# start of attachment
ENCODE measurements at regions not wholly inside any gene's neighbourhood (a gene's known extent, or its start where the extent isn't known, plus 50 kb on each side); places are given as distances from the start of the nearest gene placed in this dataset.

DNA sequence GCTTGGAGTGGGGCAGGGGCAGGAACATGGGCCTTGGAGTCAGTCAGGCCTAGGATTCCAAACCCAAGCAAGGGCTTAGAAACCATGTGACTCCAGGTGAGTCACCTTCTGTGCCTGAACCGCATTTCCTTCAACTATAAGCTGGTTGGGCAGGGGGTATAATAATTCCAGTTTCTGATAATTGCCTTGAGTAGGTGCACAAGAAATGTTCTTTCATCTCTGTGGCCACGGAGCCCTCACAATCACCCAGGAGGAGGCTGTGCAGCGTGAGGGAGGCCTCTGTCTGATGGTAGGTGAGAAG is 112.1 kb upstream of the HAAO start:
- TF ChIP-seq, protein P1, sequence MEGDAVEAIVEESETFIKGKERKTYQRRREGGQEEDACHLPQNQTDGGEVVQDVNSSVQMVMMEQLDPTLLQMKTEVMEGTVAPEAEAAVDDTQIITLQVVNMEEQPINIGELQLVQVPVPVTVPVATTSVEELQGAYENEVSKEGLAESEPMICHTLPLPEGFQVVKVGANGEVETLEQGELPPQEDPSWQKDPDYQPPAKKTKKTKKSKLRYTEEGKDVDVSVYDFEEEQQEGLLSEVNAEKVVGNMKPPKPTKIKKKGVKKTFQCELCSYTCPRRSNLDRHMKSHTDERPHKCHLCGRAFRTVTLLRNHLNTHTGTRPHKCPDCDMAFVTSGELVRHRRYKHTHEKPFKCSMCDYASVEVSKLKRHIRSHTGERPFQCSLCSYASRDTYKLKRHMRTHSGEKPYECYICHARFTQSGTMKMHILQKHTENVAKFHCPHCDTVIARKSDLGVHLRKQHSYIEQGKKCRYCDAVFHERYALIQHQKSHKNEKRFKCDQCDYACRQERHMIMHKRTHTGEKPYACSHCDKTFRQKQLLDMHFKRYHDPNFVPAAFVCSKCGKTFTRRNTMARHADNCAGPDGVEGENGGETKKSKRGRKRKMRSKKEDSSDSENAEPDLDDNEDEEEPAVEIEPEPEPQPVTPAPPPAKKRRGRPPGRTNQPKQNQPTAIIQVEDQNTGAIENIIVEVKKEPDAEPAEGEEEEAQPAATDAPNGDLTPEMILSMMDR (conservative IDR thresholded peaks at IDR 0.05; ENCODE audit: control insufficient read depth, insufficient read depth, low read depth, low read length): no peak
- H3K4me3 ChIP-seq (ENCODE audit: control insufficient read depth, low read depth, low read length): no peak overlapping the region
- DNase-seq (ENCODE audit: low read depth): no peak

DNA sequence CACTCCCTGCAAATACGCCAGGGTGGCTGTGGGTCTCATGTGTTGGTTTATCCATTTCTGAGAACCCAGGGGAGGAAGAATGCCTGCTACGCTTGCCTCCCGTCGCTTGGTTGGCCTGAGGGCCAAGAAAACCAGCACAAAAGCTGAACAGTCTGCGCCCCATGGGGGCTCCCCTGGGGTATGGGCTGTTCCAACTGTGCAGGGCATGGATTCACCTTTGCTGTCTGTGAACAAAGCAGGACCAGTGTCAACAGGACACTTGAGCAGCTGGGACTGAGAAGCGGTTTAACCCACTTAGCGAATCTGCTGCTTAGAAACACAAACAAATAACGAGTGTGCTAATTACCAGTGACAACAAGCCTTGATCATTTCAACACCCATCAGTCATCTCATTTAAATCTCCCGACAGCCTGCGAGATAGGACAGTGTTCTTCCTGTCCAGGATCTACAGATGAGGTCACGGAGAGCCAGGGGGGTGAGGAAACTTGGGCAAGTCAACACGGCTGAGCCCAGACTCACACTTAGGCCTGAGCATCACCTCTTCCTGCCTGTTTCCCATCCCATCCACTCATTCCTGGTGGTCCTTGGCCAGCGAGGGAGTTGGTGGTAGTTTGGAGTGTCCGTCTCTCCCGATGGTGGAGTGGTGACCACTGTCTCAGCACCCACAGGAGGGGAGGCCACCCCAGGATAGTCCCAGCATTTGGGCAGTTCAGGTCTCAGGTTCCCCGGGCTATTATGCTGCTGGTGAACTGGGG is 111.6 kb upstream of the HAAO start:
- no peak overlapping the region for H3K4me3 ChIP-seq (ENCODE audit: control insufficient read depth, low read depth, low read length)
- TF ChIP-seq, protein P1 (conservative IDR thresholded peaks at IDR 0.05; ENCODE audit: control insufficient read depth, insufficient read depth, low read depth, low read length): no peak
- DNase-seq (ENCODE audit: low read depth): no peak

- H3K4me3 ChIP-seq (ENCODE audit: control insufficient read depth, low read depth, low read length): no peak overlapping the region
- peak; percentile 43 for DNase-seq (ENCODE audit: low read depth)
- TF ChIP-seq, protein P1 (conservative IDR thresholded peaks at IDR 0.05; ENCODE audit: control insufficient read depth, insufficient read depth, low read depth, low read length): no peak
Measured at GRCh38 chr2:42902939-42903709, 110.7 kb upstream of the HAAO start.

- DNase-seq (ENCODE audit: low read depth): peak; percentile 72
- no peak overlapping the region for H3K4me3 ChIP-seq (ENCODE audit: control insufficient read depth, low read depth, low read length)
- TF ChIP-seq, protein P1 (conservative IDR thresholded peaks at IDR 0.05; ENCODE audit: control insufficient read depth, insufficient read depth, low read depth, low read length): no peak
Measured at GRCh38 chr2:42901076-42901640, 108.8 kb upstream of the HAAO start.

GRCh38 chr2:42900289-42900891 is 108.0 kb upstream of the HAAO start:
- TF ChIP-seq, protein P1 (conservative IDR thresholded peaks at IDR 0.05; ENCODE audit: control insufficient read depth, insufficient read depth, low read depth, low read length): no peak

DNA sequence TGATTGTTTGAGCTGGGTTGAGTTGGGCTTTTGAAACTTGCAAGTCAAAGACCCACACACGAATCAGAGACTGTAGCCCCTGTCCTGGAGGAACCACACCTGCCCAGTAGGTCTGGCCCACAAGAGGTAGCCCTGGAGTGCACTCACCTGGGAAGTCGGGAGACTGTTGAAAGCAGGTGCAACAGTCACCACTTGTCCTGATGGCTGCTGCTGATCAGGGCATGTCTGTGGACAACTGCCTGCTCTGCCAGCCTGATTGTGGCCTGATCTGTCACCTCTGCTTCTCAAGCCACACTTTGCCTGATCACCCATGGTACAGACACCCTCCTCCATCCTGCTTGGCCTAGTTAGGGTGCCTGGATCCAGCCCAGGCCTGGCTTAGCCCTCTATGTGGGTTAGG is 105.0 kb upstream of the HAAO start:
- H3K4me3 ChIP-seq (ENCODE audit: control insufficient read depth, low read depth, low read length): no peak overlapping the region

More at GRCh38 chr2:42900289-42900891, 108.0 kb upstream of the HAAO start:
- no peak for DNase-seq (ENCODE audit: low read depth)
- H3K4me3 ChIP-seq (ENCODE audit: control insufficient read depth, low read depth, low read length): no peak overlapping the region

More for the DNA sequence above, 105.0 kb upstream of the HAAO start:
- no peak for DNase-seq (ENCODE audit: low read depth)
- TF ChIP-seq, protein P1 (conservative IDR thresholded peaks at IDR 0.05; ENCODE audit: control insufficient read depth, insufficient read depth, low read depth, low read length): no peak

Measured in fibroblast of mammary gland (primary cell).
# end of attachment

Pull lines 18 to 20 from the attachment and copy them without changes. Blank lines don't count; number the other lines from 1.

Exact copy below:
GRCh38 chr2:42900289-42900891 is 108.0 kb upstream of the HAAO start:
- TF ChIP-seq, protein P1 (conservative IDR thresholded peaks at IDR 0.05; ENCODE audit: control insufficient read depth, insufficient read depth, low read depth, low read length): no peak

DNA sequence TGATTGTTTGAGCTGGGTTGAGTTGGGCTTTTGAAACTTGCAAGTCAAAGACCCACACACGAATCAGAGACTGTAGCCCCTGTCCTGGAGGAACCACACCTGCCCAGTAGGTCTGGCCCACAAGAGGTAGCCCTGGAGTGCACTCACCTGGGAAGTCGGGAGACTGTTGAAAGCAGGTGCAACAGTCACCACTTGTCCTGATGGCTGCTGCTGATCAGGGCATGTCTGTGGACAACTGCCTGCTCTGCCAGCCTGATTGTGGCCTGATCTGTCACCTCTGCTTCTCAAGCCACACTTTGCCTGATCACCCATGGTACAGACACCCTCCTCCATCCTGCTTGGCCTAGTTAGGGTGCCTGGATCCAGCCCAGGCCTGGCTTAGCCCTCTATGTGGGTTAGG is 105.0 kb upstream of the HAAO start: